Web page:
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Nature Abhors a Vacuum

“Not the place where you'd normally find one of my order, I'll admit,” the druid
replied, handing Nellise the small package and taking her offered coins in return. “But it's
peaceful enough here.”
“You'd prefer to be living in a forest or something similar, I imagine,” Aiden
continued.
“I'm sorry, I didn't catch your name,” Harlin inquired politely.
“Aiden Wainwright. I apologise if this conversation is making you uncomfortable, I
was merely curious.” A flicker of recognition registered on the druid's face.
“Ah yes, Aiden. I've heard that you're one of the people who managed to make it
through to the south and return alive. Well done,” He sat against the large desk, crossing
his arms as he spoke. “But as to your observation, yes, I would prefer to be living
amongst the forest, but I felt that I was needed here for a time, despite some local...
resistance.”
“I had nothing to do with that,” Nellise blurted, catching Aiden off guard. “You
know how the Church feels about your order. I am but a simple acolyte, and I had little
influence with the clergy.” Harlin moved his hands in a placating manner to calm her
down.
“It doesn't matter my dear, I don't blame you.”
“If the Church didn't want you here, then how did you end up staying?” Aiden asked.
“I am quite adept at veterinary medicine and I take good care of the local farming
community, and their prize animals. They‟ve a lot of sway with the Mayor, you see.”
“Yes, quite. I just have one more question,” Aiden continued. “I've read that some of
the more learned members of your order are capable of controlling the weather. Is that
true?”
“That's quite an exaggeration, I'm sure,” Harlin chuckled. “Certainly a short rain
shower or storm could be enacted, but nothing major, I assure you.”
“I see, well, thanks for humouring my little inquisition,” Aiden said with a fake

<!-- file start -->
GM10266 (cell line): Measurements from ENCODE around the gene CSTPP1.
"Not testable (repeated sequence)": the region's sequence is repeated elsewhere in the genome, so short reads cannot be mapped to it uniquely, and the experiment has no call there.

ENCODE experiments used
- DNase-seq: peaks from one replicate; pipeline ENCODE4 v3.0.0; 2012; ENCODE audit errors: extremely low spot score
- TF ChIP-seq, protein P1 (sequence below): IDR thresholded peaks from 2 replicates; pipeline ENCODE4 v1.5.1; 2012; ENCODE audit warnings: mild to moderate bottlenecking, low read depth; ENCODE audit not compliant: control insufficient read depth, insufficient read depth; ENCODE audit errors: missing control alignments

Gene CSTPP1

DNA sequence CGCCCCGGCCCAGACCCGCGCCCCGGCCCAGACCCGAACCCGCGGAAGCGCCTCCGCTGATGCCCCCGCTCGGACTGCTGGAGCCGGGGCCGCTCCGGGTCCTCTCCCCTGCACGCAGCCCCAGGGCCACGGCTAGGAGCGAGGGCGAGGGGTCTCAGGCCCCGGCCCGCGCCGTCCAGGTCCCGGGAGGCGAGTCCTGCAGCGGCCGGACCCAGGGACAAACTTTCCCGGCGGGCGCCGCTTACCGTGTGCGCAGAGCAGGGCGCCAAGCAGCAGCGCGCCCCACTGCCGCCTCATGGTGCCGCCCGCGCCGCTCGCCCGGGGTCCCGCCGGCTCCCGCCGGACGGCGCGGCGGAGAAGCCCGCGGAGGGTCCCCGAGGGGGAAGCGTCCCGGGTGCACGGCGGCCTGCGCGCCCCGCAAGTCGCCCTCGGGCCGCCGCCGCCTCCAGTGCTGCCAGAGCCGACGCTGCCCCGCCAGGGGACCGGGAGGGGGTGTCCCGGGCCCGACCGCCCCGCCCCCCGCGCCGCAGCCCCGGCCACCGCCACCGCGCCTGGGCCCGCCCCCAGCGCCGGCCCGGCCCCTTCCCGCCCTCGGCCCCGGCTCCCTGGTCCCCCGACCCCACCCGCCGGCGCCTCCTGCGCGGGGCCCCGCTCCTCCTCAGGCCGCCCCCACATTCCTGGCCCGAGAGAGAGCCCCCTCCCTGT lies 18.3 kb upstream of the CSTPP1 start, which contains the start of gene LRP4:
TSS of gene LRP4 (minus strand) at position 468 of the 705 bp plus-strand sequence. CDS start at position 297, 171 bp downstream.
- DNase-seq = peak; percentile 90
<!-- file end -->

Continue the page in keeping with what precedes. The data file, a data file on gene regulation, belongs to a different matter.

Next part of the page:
smile. “I think we've bothered you enough for one day.”
“Not at all, I've enjoyed our little chat,” Harlin replied with an equally fake smile.
“Fare ye well.” Aiden prompted Nellise to head out the door, closing it after they were
back outside in the rain once more.
“I hope your curiosity is satisfied,” Nellise commented, hurrying along next to him,
determined to have her say. “That was a little more uncomfortable than it needed to be.”
“I'm sorry, I just wanted to see how he'd react, that's all,” Aiden shrugged.
“Do you think I haven't considered that possibility already?” Nellise complained.
“After the first week of incessant rain, he was the first person I went and spoke to. But
there is no way he could have been responsible for such an extensive downpour, and I
don't think any druid who has ever lived had this kind of power.”
“You're right of course, but I can't help but think that his presence here has
something to do with it,” Aiden rejoined. “It's just such an odd coincidence, you know?
But I‟ll admit, he seems harmless enough, I guess. So, do you have everything you need
now?” Nellise peeked inside one of the bundles to check its contents.
“Yes, I'm prepared, though I still don't understand why we have to get going so
quickly. Can't we rest up for another day or two?”
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